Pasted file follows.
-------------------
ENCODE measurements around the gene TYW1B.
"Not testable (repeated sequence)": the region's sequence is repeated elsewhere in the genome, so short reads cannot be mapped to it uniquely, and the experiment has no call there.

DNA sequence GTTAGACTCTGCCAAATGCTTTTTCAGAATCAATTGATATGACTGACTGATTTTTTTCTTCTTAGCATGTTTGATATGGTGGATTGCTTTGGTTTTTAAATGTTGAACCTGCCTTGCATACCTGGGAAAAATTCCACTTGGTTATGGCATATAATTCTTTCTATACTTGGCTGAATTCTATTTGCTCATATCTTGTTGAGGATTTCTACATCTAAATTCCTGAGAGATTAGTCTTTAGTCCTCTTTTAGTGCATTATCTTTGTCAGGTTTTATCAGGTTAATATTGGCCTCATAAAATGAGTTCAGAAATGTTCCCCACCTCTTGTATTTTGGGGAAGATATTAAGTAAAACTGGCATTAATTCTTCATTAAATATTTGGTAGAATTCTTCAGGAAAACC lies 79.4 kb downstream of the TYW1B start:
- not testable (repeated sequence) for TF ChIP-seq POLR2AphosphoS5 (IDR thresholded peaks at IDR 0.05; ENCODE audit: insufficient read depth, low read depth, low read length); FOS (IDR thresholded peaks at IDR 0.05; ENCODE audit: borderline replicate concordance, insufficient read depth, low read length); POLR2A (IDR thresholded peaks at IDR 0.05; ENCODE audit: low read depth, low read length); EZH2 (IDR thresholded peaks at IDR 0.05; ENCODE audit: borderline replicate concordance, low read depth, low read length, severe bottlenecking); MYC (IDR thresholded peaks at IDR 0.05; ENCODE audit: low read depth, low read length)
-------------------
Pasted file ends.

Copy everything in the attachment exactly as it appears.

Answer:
ENCODE measurements around the gene TYW1B.
"Not testable (repeated sequence)": the region's sequence is repeated elsewhere in the genome, so short reads cannot be mapped to it uniquely, and the experiment has no call there.

DNA sequence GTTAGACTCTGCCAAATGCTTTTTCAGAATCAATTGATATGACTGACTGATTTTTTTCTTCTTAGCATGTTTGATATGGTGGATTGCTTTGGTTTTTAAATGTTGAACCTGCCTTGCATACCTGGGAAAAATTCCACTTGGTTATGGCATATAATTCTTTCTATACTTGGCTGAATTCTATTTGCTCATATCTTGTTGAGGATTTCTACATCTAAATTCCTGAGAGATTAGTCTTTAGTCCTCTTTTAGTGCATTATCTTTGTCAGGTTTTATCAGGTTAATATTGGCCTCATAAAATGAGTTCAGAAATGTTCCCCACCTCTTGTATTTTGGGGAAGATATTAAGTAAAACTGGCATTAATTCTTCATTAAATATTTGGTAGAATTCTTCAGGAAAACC lies 79.4 kb downstream of the TYW1B start:
- not testable (repeated sequence) for TF ChIP-seq POLR2AphosphoS5 (IDR thresholded peaks at IDR 0.05; ENCODE audit: insufficient read depth, low read depth, low read length); FOS (IDR thresholded peaks at IDR 0.05; ENCODE audit: borderline replicate concordance, insufficient read depth, low read length); POLR2A (IDR thresholded peaks at IDR 0.05; ENCODE audit: low read depth, low read length); EZH2 (IDR thresholded peaks at IDR 0.05; ENCODE audit: borderline replicate concordance, low read depth, low read length, severe bottlenecking); MYC (IDR thresholded peaks at IDR 0.05; ENCODE audit: low read depth, low read length)